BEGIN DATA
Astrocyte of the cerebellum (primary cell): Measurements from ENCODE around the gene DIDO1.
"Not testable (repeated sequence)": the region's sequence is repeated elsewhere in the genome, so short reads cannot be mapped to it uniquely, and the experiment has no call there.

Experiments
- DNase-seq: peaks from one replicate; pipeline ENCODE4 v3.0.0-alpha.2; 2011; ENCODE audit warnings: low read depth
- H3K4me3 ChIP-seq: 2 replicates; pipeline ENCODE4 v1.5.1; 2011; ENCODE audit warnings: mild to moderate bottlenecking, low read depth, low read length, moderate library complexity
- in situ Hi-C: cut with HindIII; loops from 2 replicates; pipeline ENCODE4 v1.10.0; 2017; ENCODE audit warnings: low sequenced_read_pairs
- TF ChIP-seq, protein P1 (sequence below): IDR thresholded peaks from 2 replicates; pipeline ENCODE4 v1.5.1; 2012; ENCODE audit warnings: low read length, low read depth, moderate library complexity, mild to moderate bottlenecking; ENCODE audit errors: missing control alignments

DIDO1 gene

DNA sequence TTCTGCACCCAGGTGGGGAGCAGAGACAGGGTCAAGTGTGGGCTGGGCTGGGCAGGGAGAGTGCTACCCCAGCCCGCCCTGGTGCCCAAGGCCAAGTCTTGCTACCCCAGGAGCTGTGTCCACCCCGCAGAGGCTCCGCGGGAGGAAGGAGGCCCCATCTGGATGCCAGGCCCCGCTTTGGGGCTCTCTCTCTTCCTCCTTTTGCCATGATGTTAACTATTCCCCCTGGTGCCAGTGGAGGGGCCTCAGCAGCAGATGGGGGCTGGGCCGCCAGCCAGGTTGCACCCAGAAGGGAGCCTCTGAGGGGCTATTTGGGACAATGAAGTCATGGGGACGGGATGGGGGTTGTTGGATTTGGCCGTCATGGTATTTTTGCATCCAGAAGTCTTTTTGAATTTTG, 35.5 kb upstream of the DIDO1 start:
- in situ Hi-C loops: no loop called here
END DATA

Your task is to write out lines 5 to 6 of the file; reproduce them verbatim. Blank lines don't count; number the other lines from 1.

- H3K4me3 ChIP-seq: 2 replicates; pipeline ENCODE4 v1.5.1; 2011; ENCODE audit warnings: mild to moderate bottlenecking, low read depth, low read length, moderate library complexity
- in situ Hi-C: cut with HindIII; loops from 2 replicates; pipeline ENCODE4 v1.10.0; 2017; ENCODE audit warnings: low sequenced_read_pairs